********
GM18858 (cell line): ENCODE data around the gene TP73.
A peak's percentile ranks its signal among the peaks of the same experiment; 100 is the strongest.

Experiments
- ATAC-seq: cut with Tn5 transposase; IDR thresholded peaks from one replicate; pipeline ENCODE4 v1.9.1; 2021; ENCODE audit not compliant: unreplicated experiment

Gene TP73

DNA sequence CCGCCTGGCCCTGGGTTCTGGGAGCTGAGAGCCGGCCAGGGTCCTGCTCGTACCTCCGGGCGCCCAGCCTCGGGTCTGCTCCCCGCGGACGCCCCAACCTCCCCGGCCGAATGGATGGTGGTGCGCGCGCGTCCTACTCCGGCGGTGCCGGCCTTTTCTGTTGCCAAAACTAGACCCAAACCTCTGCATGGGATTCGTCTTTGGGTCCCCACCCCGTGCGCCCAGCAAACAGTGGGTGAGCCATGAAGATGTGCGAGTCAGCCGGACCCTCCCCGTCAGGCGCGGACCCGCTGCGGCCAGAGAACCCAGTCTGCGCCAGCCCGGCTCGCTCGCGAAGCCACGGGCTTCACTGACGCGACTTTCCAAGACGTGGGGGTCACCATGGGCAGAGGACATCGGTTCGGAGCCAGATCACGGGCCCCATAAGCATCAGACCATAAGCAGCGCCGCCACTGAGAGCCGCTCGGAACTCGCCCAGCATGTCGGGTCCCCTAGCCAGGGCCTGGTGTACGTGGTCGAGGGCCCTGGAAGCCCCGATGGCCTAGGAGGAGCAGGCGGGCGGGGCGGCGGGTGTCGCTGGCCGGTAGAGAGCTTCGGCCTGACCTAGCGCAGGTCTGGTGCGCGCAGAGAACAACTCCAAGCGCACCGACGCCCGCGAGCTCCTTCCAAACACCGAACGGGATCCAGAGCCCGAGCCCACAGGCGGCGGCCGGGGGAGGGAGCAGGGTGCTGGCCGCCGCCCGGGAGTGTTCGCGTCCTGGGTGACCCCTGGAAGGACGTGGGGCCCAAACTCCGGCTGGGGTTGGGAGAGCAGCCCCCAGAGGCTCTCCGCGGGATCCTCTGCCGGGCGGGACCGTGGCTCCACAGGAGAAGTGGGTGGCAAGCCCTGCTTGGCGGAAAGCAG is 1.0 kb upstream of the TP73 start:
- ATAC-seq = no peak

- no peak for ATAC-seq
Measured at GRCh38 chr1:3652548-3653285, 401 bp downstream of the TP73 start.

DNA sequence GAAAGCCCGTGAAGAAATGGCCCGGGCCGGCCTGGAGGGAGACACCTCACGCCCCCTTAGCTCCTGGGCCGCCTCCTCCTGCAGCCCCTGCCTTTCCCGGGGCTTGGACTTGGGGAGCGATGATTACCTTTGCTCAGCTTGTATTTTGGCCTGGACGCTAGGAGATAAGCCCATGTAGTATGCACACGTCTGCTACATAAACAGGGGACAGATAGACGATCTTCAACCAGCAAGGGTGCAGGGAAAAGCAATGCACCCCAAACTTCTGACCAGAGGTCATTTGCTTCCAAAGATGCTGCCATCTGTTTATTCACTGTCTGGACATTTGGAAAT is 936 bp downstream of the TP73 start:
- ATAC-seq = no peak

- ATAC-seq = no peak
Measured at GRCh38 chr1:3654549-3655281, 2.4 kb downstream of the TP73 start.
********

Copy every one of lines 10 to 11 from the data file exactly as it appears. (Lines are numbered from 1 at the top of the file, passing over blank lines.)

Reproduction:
DNA sequence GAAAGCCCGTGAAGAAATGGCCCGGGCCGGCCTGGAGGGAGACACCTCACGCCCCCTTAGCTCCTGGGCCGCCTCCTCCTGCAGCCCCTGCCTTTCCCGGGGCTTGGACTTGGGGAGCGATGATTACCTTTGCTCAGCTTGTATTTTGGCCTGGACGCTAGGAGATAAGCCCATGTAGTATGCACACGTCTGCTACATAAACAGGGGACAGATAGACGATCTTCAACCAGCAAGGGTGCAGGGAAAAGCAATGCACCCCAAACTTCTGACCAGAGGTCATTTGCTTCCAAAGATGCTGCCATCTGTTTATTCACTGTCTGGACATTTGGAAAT is 936 bp downstream of the TP73 start:
- ATAC-seq = no peak